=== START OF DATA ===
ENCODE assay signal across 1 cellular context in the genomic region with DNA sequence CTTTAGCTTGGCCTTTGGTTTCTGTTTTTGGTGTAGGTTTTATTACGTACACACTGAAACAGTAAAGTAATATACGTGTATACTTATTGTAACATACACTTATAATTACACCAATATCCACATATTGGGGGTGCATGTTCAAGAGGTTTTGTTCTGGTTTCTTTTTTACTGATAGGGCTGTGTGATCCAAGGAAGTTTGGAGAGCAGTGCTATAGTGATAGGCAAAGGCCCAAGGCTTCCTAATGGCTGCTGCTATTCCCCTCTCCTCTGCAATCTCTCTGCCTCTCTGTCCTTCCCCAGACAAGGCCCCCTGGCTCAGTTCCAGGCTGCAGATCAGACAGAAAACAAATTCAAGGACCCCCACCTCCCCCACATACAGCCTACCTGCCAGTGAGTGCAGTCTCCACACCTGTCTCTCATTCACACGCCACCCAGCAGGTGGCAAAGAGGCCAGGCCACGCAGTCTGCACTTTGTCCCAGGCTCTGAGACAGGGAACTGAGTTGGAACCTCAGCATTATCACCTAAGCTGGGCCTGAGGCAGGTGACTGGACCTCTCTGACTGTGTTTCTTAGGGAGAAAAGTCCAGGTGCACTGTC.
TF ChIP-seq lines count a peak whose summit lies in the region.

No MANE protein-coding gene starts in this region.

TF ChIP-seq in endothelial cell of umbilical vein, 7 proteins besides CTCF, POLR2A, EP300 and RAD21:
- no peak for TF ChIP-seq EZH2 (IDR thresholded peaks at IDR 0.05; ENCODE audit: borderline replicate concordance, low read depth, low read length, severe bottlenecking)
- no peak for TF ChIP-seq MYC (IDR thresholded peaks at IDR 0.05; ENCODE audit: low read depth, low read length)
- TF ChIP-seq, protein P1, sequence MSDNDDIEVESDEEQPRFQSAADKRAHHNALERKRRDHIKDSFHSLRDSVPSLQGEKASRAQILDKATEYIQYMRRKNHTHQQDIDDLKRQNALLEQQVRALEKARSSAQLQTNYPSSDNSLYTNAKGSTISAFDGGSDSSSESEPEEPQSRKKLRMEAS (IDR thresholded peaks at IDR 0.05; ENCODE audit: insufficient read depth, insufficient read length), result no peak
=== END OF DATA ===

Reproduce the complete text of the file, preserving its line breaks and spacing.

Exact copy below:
ENCODE assay signal across 1 cellular context in the genomic region with DNA sequence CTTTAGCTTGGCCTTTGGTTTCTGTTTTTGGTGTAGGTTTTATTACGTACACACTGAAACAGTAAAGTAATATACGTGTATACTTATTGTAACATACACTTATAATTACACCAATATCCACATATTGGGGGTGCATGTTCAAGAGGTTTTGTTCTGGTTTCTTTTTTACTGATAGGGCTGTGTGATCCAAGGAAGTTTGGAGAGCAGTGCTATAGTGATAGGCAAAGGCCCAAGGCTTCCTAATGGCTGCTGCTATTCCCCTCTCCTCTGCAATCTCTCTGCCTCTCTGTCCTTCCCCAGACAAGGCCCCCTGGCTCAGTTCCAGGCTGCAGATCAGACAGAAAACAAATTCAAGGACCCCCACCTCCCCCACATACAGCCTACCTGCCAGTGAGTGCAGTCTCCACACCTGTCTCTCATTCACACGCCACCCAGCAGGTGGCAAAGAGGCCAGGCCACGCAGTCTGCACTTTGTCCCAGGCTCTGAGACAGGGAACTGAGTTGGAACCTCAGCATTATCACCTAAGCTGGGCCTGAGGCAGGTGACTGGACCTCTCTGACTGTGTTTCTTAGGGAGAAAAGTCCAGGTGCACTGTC.
TF ChIP-seq lines count a peak whose summit lies in the region.

No MANE protein-coding gene starts in this region.

TF ChIP-seq in endothelial cell of umbilical vein, 7 proteins besides CTCF, POLR2A, EP300 and RAD21:
- no peak for TF ChIP-seq EZH2 (IDR thresholded peaks at IDR 0.05; ENCODE audit: borderline replicate concordance, low read depth, low read length, severe bottlenecking)
- no peak for TF ChIP-seq MYC (IDR thresholded peaks at IDR 0.05; ENCODE audit: low read depth, low read length)
- TF ChIP-seq, protein P1, sequence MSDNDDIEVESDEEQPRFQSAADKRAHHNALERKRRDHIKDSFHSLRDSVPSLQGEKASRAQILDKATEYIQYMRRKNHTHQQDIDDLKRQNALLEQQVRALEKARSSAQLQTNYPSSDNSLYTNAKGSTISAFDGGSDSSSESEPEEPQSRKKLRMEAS (IDR thresholded peaks at IDR 0.05; ENCODE audit: insufficient read depth, insufficient read length), result no peak